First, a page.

Facial recognition may soon add to your pre-flight stress.
When President Donald Trump issued his infamous travel ban in January, it consumed headlines for days.
But little attention was paid to other provisions in the executive order—including one that sped up the implementation of a program that could soon result in the facial scanning of every person taking a flight from anywhere in the United States.
The program is a part of a larger plan called Biometric Exit, which is operated by the folks at Customs and Border Protection, a division of the Department of Homeland Security.
Biometric Exit had been in the works for well over a decade. The program’s intent is to make sure U.S. visa holders leaving the country aren’t lying about their identity. CBP has decided to do this through photo-matching.
The process works by matching passport and visa photos of U.S. visa holders to photos taken at the airport from which they’re departing the country. This helps the U.S. make sure the people getting on the plane are the same people who hold those visas.
The agency plans to expand the program to seven different airports over the summer, and they already started a beta program in 2016 at Hartsfield-Jackson International Airport in Atlanta. CBP tested facial recognition on passengers taking select flights to Tokyo, Japan and Mexico City.
In an emailed statement, CBP insisted they’re focused on integrating facial recognition into the traveling process such that passengers barely notice the added security measure. Facial recognition will have to be "simple for travelers to comply with" and "travelers shouldn’t have to learn something new." The statement also mentioned a focus on privacy several times.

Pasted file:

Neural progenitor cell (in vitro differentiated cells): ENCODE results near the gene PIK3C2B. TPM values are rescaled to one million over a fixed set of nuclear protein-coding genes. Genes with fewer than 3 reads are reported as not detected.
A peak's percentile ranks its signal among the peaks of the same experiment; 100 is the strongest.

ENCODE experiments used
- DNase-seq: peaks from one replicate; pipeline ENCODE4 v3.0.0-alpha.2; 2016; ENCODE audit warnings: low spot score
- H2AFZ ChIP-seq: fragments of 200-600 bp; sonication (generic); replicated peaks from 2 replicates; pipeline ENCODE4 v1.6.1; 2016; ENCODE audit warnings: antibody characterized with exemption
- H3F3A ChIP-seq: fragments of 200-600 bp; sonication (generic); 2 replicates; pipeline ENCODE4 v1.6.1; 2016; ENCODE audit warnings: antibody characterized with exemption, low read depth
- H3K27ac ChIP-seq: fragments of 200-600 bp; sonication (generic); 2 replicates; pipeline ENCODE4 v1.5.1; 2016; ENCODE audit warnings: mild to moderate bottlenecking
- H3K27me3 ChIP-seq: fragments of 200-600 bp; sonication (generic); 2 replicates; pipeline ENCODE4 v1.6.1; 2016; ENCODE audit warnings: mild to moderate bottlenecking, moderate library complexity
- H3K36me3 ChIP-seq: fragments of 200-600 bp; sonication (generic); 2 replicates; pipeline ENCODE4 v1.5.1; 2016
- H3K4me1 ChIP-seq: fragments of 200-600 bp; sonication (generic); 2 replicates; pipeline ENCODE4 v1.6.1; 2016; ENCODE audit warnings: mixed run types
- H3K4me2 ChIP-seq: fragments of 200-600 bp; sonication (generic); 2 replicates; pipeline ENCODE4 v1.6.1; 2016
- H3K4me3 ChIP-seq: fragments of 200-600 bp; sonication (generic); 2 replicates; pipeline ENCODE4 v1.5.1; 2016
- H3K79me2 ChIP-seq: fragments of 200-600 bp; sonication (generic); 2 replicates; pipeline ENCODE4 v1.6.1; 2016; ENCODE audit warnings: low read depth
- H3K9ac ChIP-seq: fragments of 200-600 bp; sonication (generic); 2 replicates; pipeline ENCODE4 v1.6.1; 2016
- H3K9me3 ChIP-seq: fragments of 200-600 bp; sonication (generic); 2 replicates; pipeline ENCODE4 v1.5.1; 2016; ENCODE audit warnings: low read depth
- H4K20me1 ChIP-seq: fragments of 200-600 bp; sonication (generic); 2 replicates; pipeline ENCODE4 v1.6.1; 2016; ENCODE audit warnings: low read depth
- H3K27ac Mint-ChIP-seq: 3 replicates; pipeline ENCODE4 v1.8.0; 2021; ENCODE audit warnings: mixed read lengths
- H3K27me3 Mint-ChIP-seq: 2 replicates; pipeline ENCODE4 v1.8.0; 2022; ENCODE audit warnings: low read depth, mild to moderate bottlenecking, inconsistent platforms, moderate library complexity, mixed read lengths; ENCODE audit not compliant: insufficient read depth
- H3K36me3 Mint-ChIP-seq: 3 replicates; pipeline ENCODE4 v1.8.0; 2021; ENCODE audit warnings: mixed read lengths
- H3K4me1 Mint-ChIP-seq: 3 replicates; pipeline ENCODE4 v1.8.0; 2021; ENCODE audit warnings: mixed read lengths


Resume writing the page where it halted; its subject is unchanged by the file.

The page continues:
Image: Education Images/UIG/Getty Images/Universal Images Group
But there are reasons to be skeptical of the agency’s supposed focus on privacy. Facial recognition technology isn’t able to recognize white women or black people as well as it’s able to identify white men, leading to an increased likelihood that such technology would more often mismatch a white woman or black person’s photos. It’s unclear what the CBP plans to do to mitigate that bias, if anything.
"There’s a risk that, because of who you are — what gender you are or the color of your skin — the system might be more likely to make a mistake," said Alvaro Bedoya, the director of Georgetown University’s Center on Privacy and Technology.
There’s also a significant chance that this facial recognition program will expand to all flyers in the United States, including American citizens.
CBP Deputy Assistant Commissioner John Wagner alluded to this possibility at a conference last week, when he said he wanted to make facial recognition “available for every transaction in the airport where you have to show an ID today.”
"We are working closely with stakeholders to ensure successful implementation of biometric exit and exploring potential for inbound arrivals and other processes," CBP public affairs officer Jennifer Gabris said in an emailed statement.
At that point, it’s not hard to cross-reference photos of American citizens with other photo databases.
"Why not suddenly run those photos against databases of criminal record photos?" Bedoya asked. "Suddenly flying isn’t just about flying and safety in the air, it’s about putting people in jail."
Bedoya knows facial recognition isn’t something the vast majority of flyers are likely to encounter in the U.S. at the moment, but he said the situation he described isn’t as farfetched as some might presume. Databases work by cross-referencing with other databases, and there are plenty of photos in databases of those with criminal records.
There’s also, of course, a good chance that this facial recognition technology could misidentify travelers in a way that could — at the very least — ruin a trip.
"I don’t think people realize what’s coming," he said.